"Frustrated" and "annoyed" are words Bay motorists are using to describe a new petrol tax that will see the cost of fuel increase by nine cents over the next three years.
Petrol tax is set to rise by three cents a litre at the start of July and will continue to rise three cents a year for the next two years.
Petrol-dependent companies and motorists will feel the pinch at the pump, which is estimated to cost the average motorist an extra $45 per year.
Papamoa man Busby Hobson said the price of petrol was "much too high" and the new tax was unnecessary.
"It's just another frustration. Petrol is too expensive, rent is too high, the cost of living is high. I can say I'm honestly thinking about moving back to Australia."
He moved across the ditch about nine years ago and returned home two years ago.
"It's just better over there in terms of cost of living and better petrol rates too."
The Customs and Excise (Budget Measures - Motor Spirits) Amendment Bill was announced by Finance Minister Bill English in December and passed under urgency on Saturday night, by 67 votes to 26.
Under the legislation, the total tax take (including GST) from one litre of petrol will be almost $1 when the changes are fully implemented in July 2015.
The money raised is set to go into the Government's Land Transport Fund.
Bay motorist Lee Jack said the increased tax would not influence her driving habits and she would not be more inclined to ride the bus because "buses are not reliable enough".
Minister of Transport Gerry Brownlee told Parliament that, even following the increases, New Zealand would have the fifth lowest rate of petrol tax in the OECD.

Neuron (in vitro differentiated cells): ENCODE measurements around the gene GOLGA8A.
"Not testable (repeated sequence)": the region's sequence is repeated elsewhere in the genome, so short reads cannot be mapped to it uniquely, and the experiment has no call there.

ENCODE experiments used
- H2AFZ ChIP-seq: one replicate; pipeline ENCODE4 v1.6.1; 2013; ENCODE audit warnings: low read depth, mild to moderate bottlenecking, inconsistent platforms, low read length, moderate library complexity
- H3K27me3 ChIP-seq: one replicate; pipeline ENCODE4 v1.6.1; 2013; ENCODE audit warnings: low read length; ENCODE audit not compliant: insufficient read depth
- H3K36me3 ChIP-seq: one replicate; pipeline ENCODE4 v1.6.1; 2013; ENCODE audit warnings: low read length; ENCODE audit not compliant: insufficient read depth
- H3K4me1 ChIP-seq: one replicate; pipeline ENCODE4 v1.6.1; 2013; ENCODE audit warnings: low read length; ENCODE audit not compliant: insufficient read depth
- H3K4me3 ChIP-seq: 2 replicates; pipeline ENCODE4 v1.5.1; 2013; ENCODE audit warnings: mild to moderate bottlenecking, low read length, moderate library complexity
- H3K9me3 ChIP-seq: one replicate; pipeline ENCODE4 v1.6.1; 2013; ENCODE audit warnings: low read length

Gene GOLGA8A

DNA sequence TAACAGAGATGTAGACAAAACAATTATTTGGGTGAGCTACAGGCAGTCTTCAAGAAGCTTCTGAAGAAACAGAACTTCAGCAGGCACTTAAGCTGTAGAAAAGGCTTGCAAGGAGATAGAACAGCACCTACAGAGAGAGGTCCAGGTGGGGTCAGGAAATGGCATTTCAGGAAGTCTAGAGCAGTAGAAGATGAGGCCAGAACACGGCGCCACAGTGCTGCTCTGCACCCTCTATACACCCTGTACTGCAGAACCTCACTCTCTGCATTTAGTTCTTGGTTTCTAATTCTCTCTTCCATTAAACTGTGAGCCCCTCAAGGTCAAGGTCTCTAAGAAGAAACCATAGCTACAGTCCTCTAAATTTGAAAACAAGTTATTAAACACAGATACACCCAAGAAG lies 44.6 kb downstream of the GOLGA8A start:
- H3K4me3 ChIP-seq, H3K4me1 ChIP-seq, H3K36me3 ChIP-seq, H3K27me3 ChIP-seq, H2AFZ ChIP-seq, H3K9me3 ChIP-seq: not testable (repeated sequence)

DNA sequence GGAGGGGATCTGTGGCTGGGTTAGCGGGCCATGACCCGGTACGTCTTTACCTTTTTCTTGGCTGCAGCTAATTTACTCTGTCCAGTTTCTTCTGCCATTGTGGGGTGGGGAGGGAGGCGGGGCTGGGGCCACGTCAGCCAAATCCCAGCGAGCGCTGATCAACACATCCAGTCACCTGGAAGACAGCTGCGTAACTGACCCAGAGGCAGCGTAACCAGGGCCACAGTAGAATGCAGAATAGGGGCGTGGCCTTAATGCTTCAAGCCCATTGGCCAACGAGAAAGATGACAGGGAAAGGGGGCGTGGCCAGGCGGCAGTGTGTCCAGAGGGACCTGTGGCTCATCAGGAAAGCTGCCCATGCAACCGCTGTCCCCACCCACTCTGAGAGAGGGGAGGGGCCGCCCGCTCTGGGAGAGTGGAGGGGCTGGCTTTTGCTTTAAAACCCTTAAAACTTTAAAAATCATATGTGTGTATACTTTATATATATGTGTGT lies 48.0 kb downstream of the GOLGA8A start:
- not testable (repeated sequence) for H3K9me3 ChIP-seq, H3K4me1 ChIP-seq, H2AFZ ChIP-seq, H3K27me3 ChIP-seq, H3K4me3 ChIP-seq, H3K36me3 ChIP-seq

A Transport Ministry official estimated the increase in excise tax would cost each driver an additional $45 annually.
Gull general manager Dave Bodger told the Bay of Plenty Times the increase in petrol tax would be frustrating for motorists and three cents could make a big difference to a person's budget. But from an administration point of view, the tax would would improve the quality of New Zealand's roads.
Tauranga Mount Taxi administrator Jacqui Coffey said there were no plans to increase taxi charges as a result of the new petrol tax. She said about half of the company's 50 taxis were hybrid vehicles and used "a lot less" petrol than normal cars, therefore customers were unlikely to see a flow-on effect.
Prime Minister John Key told TV One's Breakfast show yesterday the Government was receiving less tax revenue from motorists due to fuel efficiency improvements in modern vehicles.
Green Party transport spokeswoman Julie Anne Genter said the tax take from motorists was down due people using their cars less. "It is absurd to use the revenue from the petrol tax hike to build more motorways when New Zealanders are switching to public transport. Public transport is where investment is needed."
AA PetrolWatch spokesman Mark Stockdale said an annual tax increase for fuel was not unusual. "Usually the excise tax increases every year, in the past it's been about two cents per litre.
"It's a necessary evil and in part it's due to the Government boosting its transport infrastructure programme and also declining tax revenue over time because of improved fuel economy of the [national] fleet."
Unfortunately, the tax increase also penalised motorists on low incomes who could not afford to upgrade their vehicles and tended to own older, less fuel efficient cars, Mr Stockdale said. However, it was likely most motorists would not notice the tax hike with the constant fluctuation of petrol prices.